5G is the fifth generation of cellular networks, offering higher frequency waves and greater bandwidth on wires and wireless connections. 5G technology launched in 2019, although the top cellular network providers did not fully implement it. A year and a half later, in late 2020, it was still only employed in small parts across the United States. 4G LTE is still the dominant network as of late 2020 and is generally very reliable.
The main draw of 5G is that, although it won’t be as noticeable for a couple of years, its support of more devices on a network and higher-frequency waves will increase IoT connectivity and speed. This means that the Internet of Things will become even more responsive. More devices will connect to a network, and since the demand for connected devices is already high, networks will be required to support even more. 5G attempts to meet that need.
Once fully implemented, 5G’s significantly higher speeds could shake up the Internet service provider (ISP) market by becoming a formidable competitor to cable.
Jump ahead to:
- History of 5G networks
- Types of 5G technology
- Top 5G service providers
- How does 5G work?
- How is 5G installed?
- 5G phones
- 5G capabilities
- How fast is 5G?
- 5G and edge computing
- 5G in enterprises
- What is 5G used for?
- Why is 5G important?
- Concerns about 5G
- 5G benefits and drawbacks
History of 5G networks
Cellular networks began with 1G, the first mobile network, which was similar to a radio. Conversations could easily be overheard if an eavesdropper accessed the right radio frequency.
In the early 90s, 2G was introduced with better-quality, safer phone calls and text messaging. And 3G, at the beginning of the 21st century, pioneered significant improvements in connectivity and introduced modern phone technology, as it permitted users to video chat, send large files, watch media, and use multiple applications all from a mobile device.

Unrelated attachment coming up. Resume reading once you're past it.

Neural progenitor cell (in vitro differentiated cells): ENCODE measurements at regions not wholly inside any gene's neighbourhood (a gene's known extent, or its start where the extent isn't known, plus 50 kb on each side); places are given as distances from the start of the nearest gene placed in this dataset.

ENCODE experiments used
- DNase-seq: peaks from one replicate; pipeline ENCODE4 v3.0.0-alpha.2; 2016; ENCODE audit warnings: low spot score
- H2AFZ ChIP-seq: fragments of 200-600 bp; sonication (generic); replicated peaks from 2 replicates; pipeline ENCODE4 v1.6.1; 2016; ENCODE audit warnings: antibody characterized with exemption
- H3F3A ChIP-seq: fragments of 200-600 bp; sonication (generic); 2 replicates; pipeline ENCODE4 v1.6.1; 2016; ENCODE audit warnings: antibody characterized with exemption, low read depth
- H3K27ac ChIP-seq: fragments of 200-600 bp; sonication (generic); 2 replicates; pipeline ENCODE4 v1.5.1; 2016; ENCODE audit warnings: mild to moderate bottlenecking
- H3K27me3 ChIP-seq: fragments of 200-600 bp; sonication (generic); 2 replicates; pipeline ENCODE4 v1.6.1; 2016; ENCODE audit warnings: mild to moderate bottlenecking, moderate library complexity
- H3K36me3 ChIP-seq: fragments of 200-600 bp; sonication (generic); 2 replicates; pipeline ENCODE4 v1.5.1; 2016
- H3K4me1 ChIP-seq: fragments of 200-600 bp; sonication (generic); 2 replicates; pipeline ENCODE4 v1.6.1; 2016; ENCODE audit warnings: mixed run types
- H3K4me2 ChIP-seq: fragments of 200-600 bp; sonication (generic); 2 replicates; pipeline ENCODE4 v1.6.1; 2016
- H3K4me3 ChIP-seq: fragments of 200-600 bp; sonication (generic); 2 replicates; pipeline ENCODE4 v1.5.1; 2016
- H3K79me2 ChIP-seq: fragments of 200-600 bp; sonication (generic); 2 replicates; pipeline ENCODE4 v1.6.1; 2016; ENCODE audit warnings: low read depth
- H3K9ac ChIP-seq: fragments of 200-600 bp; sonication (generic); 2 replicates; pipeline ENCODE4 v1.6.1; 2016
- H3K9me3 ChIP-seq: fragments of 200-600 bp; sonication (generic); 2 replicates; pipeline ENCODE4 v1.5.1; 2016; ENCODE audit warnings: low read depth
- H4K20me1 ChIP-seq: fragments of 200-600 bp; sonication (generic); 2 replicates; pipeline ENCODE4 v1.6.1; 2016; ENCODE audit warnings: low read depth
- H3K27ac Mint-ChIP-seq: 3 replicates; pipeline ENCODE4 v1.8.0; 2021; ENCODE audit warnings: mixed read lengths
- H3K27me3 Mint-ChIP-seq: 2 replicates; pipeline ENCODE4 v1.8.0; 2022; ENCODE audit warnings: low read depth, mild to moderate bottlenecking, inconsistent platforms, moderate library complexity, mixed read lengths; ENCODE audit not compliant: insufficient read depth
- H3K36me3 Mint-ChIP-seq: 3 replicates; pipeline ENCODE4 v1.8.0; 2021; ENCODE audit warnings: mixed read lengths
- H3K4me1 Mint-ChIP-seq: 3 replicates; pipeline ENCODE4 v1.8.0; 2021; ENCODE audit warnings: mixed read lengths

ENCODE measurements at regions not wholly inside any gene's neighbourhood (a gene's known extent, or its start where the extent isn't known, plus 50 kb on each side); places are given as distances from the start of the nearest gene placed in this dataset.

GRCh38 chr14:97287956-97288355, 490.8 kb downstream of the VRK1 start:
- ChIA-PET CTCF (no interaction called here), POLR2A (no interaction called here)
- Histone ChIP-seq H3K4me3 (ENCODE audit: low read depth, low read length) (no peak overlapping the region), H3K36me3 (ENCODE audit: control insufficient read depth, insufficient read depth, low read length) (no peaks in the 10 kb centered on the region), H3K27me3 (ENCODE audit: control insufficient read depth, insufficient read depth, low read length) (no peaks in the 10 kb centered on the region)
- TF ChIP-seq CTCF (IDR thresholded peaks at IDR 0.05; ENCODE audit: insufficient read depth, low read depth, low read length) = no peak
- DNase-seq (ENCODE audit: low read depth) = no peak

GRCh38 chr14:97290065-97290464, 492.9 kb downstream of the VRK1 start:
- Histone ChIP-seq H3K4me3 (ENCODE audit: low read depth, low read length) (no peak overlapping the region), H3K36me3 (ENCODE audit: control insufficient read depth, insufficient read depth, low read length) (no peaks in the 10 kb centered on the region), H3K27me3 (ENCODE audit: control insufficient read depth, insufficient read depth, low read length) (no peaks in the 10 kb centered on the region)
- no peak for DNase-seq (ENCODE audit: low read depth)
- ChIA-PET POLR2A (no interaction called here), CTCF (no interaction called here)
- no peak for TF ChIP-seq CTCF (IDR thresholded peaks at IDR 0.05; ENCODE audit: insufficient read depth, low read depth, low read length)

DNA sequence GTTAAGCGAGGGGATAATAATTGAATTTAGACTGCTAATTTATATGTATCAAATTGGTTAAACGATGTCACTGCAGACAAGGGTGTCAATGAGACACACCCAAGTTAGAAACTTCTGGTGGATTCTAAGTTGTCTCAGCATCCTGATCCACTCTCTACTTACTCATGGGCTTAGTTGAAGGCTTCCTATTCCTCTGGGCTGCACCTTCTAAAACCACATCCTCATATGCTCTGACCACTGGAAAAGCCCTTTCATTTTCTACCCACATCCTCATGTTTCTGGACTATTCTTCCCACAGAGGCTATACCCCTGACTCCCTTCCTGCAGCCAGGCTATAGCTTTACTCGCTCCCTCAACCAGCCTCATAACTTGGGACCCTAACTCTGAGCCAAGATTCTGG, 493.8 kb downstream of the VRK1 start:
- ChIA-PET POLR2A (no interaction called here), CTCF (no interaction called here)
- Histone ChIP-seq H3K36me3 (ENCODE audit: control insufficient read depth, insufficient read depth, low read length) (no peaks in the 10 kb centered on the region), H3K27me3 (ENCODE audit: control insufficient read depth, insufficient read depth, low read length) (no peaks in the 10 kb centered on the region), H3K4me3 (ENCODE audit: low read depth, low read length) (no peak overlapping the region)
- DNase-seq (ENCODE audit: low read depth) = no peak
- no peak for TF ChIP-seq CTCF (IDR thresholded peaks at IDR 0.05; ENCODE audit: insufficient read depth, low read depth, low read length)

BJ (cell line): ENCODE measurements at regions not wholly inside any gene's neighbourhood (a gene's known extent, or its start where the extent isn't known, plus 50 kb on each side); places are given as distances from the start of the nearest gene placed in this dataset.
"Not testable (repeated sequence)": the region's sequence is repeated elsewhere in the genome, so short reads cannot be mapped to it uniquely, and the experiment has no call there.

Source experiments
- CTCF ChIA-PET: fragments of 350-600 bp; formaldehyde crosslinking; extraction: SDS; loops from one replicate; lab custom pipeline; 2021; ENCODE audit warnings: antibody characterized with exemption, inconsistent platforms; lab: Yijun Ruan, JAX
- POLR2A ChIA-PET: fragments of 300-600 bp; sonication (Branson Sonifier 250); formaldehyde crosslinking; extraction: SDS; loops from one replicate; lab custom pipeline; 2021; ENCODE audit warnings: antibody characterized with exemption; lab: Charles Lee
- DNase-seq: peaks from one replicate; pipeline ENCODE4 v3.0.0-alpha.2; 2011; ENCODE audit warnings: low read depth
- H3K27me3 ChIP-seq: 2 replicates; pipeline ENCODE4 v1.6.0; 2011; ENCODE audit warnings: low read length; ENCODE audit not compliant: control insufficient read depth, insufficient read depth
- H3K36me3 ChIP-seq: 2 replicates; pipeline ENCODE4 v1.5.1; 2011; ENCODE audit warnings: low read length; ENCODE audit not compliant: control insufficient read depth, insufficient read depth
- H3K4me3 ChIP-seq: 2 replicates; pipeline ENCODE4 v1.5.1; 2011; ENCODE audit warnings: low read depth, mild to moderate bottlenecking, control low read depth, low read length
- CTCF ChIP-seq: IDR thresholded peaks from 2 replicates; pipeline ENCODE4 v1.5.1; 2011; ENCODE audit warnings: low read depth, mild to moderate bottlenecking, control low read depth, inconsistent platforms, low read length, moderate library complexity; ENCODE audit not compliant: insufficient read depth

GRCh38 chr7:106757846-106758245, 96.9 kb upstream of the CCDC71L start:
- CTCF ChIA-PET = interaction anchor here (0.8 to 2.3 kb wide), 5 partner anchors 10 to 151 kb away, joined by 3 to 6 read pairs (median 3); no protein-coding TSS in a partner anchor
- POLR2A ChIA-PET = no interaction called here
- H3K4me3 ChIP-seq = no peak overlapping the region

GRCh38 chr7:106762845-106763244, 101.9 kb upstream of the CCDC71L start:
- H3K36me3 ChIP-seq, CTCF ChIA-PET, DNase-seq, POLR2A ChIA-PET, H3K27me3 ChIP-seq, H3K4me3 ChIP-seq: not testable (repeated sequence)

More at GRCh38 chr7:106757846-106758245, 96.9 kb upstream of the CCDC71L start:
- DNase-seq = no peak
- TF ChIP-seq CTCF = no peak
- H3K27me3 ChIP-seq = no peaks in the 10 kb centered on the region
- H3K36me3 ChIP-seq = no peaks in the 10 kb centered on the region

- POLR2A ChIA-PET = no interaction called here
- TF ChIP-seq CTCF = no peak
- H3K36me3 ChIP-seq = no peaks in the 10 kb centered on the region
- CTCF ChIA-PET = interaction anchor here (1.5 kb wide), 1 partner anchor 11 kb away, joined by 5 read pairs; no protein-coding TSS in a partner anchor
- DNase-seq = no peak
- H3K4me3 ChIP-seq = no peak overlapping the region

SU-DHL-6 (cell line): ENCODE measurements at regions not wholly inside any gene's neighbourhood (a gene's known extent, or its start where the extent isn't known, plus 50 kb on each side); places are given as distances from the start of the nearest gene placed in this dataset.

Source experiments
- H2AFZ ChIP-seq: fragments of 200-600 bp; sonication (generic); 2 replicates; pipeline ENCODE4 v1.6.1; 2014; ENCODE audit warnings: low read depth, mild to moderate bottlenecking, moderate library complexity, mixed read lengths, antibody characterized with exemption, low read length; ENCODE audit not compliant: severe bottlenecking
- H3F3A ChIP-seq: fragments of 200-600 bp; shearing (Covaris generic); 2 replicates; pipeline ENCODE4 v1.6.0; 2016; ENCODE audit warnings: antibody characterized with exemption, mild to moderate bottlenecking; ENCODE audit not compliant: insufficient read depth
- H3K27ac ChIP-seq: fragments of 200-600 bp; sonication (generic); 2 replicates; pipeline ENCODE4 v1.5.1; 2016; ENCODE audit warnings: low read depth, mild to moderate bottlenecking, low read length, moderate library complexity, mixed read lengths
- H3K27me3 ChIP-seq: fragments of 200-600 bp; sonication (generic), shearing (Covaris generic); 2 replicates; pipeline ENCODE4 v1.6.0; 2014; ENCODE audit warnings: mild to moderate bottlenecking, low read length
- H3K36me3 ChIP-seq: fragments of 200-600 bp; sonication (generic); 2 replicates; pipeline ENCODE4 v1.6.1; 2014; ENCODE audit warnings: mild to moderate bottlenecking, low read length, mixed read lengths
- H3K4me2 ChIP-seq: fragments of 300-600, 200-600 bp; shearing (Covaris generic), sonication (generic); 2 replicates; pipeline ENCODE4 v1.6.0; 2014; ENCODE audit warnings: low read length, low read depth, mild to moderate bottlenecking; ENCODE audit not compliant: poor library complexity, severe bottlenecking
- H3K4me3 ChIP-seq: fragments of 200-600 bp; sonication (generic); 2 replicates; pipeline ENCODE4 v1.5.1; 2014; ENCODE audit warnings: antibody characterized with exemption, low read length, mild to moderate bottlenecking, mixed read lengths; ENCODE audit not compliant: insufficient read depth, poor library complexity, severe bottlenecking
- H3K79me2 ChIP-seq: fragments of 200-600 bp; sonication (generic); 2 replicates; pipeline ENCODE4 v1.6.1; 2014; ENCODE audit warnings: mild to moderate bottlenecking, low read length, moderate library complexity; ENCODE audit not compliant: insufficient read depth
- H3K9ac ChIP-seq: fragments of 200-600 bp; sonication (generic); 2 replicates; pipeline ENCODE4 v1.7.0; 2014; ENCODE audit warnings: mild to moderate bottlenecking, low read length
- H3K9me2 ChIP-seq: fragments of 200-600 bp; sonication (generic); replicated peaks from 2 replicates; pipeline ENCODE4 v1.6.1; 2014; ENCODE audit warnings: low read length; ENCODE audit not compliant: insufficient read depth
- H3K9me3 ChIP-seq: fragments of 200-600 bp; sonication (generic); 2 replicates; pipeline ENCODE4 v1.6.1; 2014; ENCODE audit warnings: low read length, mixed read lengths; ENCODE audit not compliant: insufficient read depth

4G, the current network experience across the U.S., provides good network coverage, faster speeds than seen previously, advanced applications, cloud access, and more. But it’s not enough to reliably support IoT, which researchers realized years ago. The heavy use of applications and other technologies that require a lot of data necessitated a rapid increase in cellular network speeds.
Samsung first announced a 5G network in 2013, although some experts dissented because no standards had been developed for 5G yet. Chinese provider Huawei started investing in 5G research in 2009 and invested $1.4 billion in 5G development between 2017 and 2018. Verizon created the 5G Technology Forum in 2015, including other tech companies like Qualcomm and Samsung.
To meet consumer demand for increased speeds, major carriers began implementing their own 5G infrastructures across the world. AT&T deployed some 5G cells in U.S. metropolitan areas in late 2018. In April 2019, South Korea deployed its 5G network, using Samsung, Nokia, and Ericsson hardware. Verizon and T-Mobile deployed U.S. networks in 2019 as well.
In the early stages of deployment, development, and marketing of 5G networks:
- Verizon focused on millimeter-wave 5G, a high-speed spectrum concentrated in large metropolitan areas.
- AT&T also began by focusing on high speeds and cities. It initially notified customers they had a 5G Evolution connection, which it called a launchpad for 5G and which had Advanced LTE capabilities; however, that connection did not meet 5G speed specifications.
- T-Mobile worked to develop its own 5G network for the entire nation, including rural areas.
In late 2020 and early 2021, the FCC (Federal Communications Commission) announced a mid-band spectrum auctions, which opened bandwidth previously under the purview of the government to commercial development. All three major providers purchased this C-band spectrum to support their 5G network plans. In early 2022, AT&T and Verizon began deploying their newly acquired mid-band spectrum.
3 types of 5G technology
There are three major 5G spectrums available, based on the length of the waves transmitted between 5G hardware, like cells and base stations. The major service providers had to choose which 5G technology they primarily deployed in its early years. The FCC also places limits on the amount of spectrum available for cellular providers.